John Henry Bowman moved to Georgetown, Colorado in 1885. He bought stock in the American Sisters Mine, a silver mine in Clear Creek County, Colorado. Bowman’s daughter, “Mellie,” married John James (“J.J.”) White, who bought the rest of the mine and also practiced law. Today, the Bowman/White House in Georgetown is a historical site.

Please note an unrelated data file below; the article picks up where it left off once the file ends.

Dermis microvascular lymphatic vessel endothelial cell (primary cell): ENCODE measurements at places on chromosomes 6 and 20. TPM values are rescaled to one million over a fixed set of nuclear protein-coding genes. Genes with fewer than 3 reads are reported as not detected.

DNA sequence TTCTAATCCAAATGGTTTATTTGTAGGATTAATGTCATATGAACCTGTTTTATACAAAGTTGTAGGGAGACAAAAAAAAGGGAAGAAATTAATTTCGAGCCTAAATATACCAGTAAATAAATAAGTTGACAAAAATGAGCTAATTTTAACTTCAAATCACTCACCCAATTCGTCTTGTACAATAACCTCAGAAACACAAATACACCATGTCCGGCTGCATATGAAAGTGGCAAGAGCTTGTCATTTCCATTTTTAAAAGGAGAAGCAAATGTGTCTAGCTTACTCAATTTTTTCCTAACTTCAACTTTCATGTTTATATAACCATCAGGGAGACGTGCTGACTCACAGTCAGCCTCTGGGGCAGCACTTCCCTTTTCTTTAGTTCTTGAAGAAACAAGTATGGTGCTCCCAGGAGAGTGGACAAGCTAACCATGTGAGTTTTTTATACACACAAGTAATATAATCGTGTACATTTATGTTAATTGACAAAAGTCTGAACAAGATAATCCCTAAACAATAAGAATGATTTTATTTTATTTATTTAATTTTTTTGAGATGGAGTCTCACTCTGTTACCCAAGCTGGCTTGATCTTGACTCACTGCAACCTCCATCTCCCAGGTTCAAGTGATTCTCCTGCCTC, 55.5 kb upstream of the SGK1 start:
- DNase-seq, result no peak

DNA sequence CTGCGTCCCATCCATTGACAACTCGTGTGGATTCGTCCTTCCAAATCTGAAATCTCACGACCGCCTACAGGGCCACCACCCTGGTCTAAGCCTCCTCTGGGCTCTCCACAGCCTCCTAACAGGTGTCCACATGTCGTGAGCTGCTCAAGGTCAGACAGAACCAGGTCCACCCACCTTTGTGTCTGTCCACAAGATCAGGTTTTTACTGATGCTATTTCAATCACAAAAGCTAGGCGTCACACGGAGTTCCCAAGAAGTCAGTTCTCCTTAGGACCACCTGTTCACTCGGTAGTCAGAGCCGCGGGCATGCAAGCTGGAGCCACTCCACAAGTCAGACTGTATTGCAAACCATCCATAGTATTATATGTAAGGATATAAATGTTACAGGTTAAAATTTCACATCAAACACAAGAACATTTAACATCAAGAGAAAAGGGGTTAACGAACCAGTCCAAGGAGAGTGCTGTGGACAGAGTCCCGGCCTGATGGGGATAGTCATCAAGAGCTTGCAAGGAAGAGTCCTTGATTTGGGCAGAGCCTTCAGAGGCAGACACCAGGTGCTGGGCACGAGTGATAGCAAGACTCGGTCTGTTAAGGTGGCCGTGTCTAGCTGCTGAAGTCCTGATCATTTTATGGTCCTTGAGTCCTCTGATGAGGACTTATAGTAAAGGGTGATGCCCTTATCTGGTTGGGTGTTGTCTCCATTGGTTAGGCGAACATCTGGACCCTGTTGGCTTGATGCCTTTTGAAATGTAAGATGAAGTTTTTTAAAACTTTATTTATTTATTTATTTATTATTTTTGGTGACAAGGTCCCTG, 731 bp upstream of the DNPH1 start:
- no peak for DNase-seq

WH32, available in the Western History Department, is a collection of the papers of these families that reflects their lives in Colorado. Included in the collection is a box of nitrate negatives. Dennis Hagen, is an expert and an enthusiast in narrow-gauge railroads. He was very interested in the following images as was Charles Albi, a railroad author and expert who volunteers at the library. The first image shows Engine Number 4 – a Shay-type Locomotive. Although similar to locomotives used on the Argentine Central near Silver Plume, Colorado, Charles Albi discovered that this engine was actually used byCalifornia's Mt. Tamalpais & Muir Woods Railroad. The next two images are of Engine 69 of the Colorado and Southern Railroad probably near Elk Creek, Colorado. Engine 69 pulled the scrap train that dismantled the Georgetown Loop in 1939, and it was the last engine to run at Black Hawk in Colorado. Two cabooses are clearly visible in the photograph of the train crossing a bridge. This photograph was taken near Elk Creek in Clear Creek Canyon. The last image portrays Engine 60, but look at Engine 69 on the other end of the train. It turns out that engine 69 is pulling a dead engine 60 and coach to a final resting place on display in Idaho Springs, Colorado. This photograph was probably taken around 1941. The date of the images is not known. The Colorado and Southern Railroad bought the Georgetown Loop in 1898 and continued operating along Clear Creek until the early 1940s, so it is likely that the photographs date from in between those two dates. If anyone can tell us more details about the photographs, it would be greatly appreciated.